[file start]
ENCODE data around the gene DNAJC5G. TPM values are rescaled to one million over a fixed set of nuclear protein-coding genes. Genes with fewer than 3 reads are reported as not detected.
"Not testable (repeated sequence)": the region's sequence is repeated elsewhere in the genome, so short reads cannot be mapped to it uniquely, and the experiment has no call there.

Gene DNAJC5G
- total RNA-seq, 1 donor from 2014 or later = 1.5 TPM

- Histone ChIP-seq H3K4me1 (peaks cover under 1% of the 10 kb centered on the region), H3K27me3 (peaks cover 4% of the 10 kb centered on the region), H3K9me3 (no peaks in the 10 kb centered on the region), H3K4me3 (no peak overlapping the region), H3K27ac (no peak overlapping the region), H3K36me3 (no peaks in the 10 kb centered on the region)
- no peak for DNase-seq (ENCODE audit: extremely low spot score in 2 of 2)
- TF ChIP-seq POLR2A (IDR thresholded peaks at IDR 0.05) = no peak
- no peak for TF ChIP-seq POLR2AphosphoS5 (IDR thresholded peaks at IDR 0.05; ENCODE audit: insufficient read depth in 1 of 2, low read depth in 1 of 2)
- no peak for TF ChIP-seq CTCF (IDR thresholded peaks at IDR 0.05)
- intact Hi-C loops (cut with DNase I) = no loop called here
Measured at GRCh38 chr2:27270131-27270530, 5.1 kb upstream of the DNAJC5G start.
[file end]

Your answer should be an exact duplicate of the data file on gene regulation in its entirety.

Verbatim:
ENCODE data around the gene DNAJC5G. TPM values are rescaled to one million over a fixed set of nuclear protein-coding genes. Genes with fewer than 3 reads are reported as not detected.
"Not testable (repeated sequence)": the region's sequence is repeated elsewhere in the genome, so short reads cannot be mapped to it uniquely, and the experiment has no call there.

Gene DNAJC5G
- total RNA-seq, 1 donor from 2014 or later = 1.5 TPM

- Histone ChIP-seq H3K4me1 (peaks cover under 1% of the 10 kb centered on the region), H3K27me3 (peaks cover 4% of the 10 kb centered on the region), H3K9me3 (no peaks in the 10 kb centered on the region), H3K4me3 (no peak overlapping the region), H3K27ac (no peak overlapping the region), H3K36me3 (no peaks in the 10 kb centered on the region)
- no peak for DNase-seq (ENCODE audit: extremely low spot score in 2 of 2)
- TF ChIP-seq POLR2A (IDR thresholded peaks at IDR 0.05) = no peak
- no peak for TF ChIP-seq POLR2AphosphoS5 (IDR thresholded peaks at IDR 0.05; ENCODE audit: insufficient read depth in 1 of 2, low read depth in 1 of 2)
- no peak for TF ChIP-seq CTCF (IDR thresholded peaks at IDR 0.05)
- intact Hi-C loops (cut with DNase I) = no loop called here
Measured at GRCh38 chr2:27270131-27270530, 5.1 kb upstream of the DNAJC5G start.